Digger’s Rest, 35km north west of Melbourne, Victoria, Australia. Two unlikely friends in adjoining paddocks at historic Stockwell Stud, enjoying their retirements a long way from the spotlight they both enjoyed on the racetracks of the world a couple of decades ago.
A long way - 16,903km in fact - from Royal Ascot where, on June 16, 1992, the two horses first met. One as a much hyped, even worshipped short-priced favourite on the back of stellar 2-year-old form ... eight wins from his first ten starts.
The other, at 25-1, one of the outsiders of the field that lined up for the running of one of Royal Ascot’s feature events, the G1 St James’s Palace Stakes.
Despite solid lead-up form, the roughie Brief Truce had not been discussed much in the run into the race. All talk had focused on an exciting match between highflyer Rodrigo de Triano and the sensational 1991 Breeders’ Cup Juvenile winner Arazi.
Actually sensational is not a strong enough superlative to describe what Arazi did to that high-class field on a memorable day in front of a big crowd at Churchill Downs in November 1991.
So stunning was his performance that even to this day a particularly fast finish is described as ‘an Arazi moment’.
Settling last from the outside gate of 14, the small but handsome chestnut made a rapid move through and around the field, taking the lead before the turn and racing away, coasting to the line by a record-breaking five lengths (see YouTube video below).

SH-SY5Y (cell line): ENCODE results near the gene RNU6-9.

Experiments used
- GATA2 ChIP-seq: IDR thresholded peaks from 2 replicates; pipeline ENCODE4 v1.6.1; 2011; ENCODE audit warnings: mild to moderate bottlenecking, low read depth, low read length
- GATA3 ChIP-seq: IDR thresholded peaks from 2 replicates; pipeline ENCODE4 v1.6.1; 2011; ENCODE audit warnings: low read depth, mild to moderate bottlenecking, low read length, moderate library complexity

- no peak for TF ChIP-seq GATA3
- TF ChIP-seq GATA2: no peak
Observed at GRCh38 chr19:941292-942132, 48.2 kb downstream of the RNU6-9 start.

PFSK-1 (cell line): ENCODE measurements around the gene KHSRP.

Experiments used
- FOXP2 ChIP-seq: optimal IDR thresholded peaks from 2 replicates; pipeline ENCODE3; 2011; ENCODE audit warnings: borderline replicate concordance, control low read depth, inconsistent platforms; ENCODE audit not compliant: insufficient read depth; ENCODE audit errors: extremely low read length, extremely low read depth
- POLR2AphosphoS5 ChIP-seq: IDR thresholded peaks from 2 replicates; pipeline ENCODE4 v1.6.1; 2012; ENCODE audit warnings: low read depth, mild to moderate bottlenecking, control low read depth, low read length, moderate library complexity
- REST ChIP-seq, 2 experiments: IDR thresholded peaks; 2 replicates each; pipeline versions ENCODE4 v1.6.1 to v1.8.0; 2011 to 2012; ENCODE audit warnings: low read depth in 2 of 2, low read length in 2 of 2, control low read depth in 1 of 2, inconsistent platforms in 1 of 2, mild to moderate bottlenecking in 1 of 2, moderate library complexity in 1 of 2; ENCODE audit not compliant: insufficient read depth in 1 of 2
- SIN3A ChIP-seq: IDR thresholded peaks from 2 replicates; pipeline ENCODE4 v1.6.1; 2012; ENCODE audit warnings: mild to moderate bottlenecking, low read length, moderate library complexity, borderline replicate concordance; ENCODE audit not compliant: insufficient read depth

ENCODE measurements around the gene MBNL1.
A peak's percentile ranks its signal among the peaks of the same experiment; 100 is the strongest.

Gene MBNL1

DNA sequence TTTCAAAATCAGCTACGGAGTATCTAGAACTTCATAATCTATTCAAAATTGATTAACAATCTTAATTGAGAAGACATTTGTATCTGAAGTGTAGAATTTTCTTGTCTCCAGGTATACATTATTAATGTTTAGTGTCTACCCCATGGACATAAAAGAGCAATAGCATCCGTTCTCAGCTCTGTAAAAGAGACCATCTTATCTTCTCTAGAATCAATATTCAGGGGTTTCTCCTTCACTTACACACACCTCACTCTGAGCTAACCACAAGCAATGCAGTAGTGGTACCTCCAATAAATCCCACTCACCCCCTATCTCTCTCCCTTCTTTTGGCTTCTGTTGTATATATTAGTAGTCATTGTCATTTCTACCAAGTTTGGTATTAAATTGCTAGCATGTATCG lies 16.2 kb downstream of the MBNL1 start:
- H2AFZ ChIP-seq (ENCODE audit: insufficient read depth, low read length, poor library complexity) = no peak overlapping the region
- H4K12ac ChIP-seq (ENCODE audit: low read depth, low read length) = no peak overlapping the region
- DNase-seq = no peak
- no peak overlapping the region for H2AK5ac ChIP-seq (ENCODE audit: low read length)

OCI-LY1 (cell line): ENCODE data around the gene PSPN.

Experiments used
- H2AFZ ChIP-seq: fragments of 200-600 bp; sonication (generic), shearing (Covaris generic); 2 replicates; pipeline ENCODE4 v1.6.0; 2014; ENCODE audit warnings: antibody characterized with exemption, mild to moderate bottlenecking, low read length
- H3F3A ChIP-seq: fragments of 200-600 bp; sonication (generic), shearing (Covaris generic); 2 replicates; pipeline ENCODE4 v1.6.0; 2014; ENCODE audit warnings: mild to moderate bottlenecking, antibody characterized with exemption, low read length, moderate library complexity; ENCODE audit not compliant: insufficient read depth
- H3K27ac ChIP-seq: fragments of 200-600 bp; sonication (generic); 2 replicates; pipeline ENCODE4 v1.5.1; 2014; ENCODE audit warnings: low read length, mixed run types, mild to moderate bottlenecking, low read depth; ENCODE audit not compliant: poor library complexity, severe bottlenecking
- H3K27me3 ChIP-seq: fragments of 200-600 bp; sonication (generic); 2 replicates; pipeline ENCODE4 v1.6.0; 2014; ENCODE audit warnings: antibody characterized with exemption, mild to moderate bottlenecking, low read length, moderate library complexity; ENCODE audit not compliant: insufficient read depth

“Whenever he saw an open spot, he went right through it,” jockey Pat Valenzuela said. “It was like playing a video game in an arcade.”
Bred in America, Arazi was trained in France by Francois Boutin. Tasting defeat at debut he then embarked on a winning streak of six races, three of those at G1 level at Deauville and Longchamp.
And then the Breeders’ Cup.
Operated on for bone chips in his knees before returning to the track, Arazi won a listed race at Saint-Cloud before contesting the Kentucky Derby. During the lead-up the hype grew and grew; extensive media coverage, comparisons to Secretariat ... the little chestnut had a lot to live up to.
Sadly it was not to be, Arazi making a lightning move which he could not quite finish off, fading to a disappointing eighth, connections reporting that he swallowed his tongue. It was from there he headed to Royal Ascot, racing fans forgiving and hopeful of seeing his special brand of magic again.
But again he was below his best, tiring late as Brief Truce engaged in a tough battle with Zaahi, putting his nose out where it counted. It was one of four victories for the son of Irish River, who was never out of the first three in ten starts, also winning at G2 and listed level and finishing in the placings in another four G1s.
He and Arazi were to meet again in the Breeders’ Cup Mile, Brief Truce finishing third behind Lure, Arazi 11th in what was to be his final start.
Fast forward 25 years. Arazi meanders along the fence to meet me as I hand out some grass. Brief Truce is dozing but opens one eye to check me out and then pokes his nose through the fence for a pat. Their life now is so low key, so relaxed. Two happy horses.